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What happened to the goal scorers?

03/05/2017, 1:30pm CST
By Michael Trzinski, WiPH Staff

Girls tournament ends with seven goals, lowest ever in state history

When asked about the somewhat surprising lack of production by his team in their 1-0 win over the Cap City Cougars in Friday's state semifinal game, Central Wisconsin Storm coach Pete Susens put it simply.

'We can't score goals.'

Granted, the Storm was missing their (at the time) leading goal scorer, Katelynn Schilling, who was lost to a broken thumb in late January. Central Wisconsin still had four other players that had scored at least ten goals, but didn't have a 'true goal scorer,' one that is able to score 'on demand.'

He wasn't alone, as his team and the three others in the 2017 State Tournament—Hayward, Cap City, and runner-up Bay Area—combined for a total of seven goals, the first and only time in the 16 year history of the girls state tourney that double digits were not reached.

Since the tourney began in 2002, the average number of goals scored in the two-day, three-game session was just less than 18. The high water mark of 26 was set back in the Wild West days of 2009, when game scores included tallies of 6-3, 2-1, and an unheard of 10-4 score in the championship game.

In that tournament, Fondy/Waupun's Katherine Nejedlo scored five goals just by herself, nearly matching this year's total.

And as recently as the stretch from 2012-2014, teams scored an average of 22 in the Friday and Saturday contests. 

In 2012, 13 different players scored 22 goals.

In 2013, 18 different players scored 24 goals.

In 2014, 11 different players scored 21 goals.

This year, seven different players scored seven goals.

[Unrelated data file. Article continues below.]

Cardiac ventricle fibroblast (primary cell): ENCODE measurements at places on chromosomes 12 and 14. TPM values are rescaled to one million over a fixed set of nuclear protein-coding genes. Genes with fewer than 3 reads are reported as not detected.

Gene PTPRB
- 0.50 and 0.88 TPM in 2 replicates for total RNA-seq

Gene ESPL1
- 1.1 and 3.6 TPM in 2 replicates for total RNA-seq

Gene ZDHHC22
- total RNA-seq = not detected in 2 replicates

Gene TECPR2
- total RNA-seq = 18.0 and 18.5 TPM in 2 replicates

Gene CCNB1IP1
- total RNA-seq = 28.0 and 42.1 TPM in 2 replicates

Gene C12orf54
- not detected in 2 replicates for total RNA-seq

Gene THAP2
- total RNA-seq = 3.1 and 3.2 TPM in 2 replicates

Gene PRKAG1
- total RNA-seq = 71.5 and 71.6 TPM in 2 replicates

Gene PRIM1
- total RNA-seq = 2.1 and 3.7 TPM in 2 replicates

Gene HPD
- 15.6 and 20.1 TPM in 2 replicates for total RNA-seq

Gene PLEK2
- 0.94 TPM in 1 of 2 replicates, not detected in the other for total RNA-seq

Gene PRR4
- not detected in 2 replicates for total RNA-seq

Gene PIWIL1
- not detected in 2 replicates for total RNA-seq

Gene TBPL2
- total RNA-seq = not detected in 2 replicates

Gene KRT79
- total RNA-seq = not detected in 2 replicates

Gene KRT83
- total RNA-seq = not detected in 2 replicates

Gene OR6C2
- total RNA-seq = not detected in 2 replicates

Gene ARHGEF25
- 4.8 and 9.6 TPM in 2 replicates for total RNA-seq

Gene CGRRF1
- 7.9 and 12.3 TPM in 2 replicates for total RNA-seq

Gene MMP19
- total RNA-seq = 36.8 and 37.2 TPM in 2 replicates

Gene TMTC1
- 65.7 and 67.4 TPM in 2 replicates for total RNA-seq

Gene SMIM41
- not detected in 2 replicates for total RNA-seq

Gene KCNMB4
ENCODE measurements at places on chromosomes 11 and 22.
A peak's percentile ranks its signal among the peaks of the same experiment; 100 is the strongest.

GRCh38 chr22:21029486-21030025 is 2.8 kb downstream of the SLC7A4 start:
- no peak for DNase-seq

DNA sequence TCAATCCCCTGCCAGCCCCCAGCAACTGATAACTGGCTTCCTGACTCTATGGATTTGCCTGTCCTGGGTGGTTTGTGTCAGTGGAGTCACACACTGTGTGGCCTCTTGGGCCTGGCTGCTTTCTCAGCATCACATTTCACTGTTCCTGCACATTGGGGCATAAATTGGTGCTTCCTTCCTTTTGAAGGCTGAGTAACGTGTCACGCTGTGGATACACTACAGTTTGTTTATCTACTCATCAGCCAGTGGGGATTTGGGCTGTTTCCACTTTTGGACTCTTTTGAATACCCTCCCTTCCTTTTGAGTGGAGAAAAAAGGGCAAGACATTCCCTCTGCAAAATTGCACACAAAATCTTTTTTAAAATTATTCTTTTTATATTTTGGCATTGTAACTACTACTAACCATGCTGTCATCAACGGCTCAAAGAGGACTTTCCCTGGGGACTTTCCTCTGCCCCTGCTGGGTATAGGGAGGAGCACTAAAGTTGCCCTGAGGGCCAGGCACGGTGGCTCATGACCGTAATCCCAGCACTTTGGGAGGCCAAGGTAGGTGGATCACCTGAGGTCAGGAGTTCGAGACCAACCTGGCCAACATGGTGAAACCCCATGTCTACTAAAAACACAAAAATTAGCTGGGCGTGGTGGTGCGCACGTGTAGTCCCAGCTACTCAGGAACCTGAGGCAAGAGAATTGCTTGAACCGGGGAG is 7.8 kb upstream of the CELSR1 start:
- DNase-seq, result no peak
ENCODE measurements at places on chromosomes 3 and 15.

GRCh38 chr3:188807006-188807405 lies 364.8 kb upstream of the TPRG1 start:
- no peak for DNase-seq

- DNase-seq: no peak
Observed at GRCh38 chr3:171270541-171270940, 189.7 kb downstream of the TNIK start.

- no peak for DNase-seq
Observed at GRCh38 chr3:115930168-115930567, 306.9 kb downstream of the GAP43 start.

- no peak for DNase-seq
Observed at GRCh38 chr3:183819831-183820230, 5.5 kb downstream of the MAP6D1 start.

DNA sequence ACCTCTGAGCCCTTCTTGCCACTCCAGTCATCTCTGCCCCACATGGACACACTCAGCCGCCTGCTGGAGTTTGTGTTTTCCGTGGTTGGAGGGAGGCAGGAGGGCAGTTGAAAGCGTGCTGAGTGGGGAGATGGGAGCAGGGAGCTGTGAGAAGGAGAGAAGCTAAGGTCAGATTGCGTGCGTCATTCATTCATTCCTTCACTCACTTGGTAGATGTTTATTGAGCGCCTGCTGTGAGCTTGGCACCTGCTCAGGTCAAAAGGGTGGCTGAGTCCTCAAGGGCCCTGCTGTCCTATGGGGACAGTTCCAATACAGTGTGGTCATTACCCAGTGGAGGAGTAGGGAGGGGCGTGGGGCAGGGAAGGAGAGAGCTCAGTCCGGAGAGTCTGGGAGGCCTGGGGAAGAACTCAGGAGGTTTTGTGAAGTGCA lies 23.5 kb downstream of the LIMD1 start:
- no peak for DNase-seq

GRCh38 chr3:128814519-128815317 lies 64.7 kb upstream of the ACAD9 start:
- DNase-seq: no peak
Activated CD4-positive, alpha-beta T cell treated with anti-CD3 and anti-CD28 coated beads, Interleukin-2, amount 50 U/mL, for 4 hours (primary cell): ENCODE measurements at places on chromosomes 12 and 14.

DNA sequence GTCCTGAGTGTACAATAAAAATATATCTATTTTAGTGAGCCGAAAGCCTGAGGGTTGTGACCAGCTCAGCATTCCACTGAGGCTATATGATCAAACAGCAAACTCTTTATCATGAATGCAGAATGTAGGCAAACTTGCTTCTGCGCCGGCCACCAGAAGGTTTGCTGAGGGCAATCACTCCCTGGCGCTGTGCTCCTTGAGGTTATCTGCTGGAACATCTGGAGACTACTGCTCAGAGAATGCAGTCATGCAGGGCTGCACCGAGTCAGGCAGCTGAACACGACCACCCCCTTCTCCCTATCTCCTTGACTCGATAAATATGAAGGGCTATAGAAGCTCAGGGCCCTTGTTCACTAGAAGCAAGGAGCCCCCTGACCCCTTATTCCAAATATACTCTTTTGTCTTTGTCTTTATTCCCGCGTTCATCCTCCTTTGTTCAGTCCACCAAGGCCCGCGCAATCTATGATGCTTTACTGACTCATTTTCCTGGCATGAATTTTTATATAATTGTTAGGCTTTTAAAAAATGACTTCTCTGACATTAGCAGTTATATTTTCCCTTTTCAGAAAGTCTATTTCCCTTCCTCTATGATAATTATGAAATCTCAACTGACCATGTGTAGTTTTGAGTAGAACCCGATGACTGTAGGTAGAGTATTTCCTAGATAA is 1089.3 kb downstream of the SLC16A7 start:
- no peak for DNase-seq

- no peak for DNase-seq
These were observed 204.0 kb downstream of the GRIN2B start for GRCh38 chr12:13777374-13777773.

Scoring stats, 2011-2017 (stats courtesy of Wiph)

Year Goals Scored Shots On Goal Goal % Save %
2017 7 130 5.4 94.6
2016 18 148 12.2 87.8
2015 12 151 7.9 92.1
2014 21 187 11.2 88.8
2013 24 161 14.9 85.1
2012 22 159 13.8 86.2
2011 17 161 10.6 89.4

As the table above shows—except for 2015—shooters had put the puck in the net at least one in every ten shots. This year, the number was half that efficient.

So what's going on?

I will just touch on a few thoughts and then send it out to you, our hockey gurus to weigh in with your thoughts. Comments are welcomed in the 'Comment' section and on Facebook.

The top goal scorers weren't in the tournament
Of the top 16 scorers during the regular season, none competed at state. In fact, Hayward's Amber Heidenreich and Jenna Curtis were the only two skaters at the tournament with more than 20 goals on their resume this year.

The goaltenders were stone walls that could not be penetrated
This year's netminders had a combined regular season save percentage of .935, stopping 1721 of 1841 shots on goal. In comparison, last year's goalies combined to stop 1723 of 1878 shots, or a save rate of .917. Based on the shots on goal this year, the difference between facing last year's goalie and this year's goalie would be two goals.

The defensive schemes/top defenders were better than in past years
This would be tough to judge, but players like Lauren Donnellan, Morgan Zirbel (tourney MVP), Mia Dunning, and Taylor Treu can and do make a difference. But there are good defenders every year—that's why teams make it to state.

The announcers and scorekeepers had an off-year
I won't go there—that can be Bergler's rant.

So there it is. Please feel free to weigh in.

Thanks for listening!

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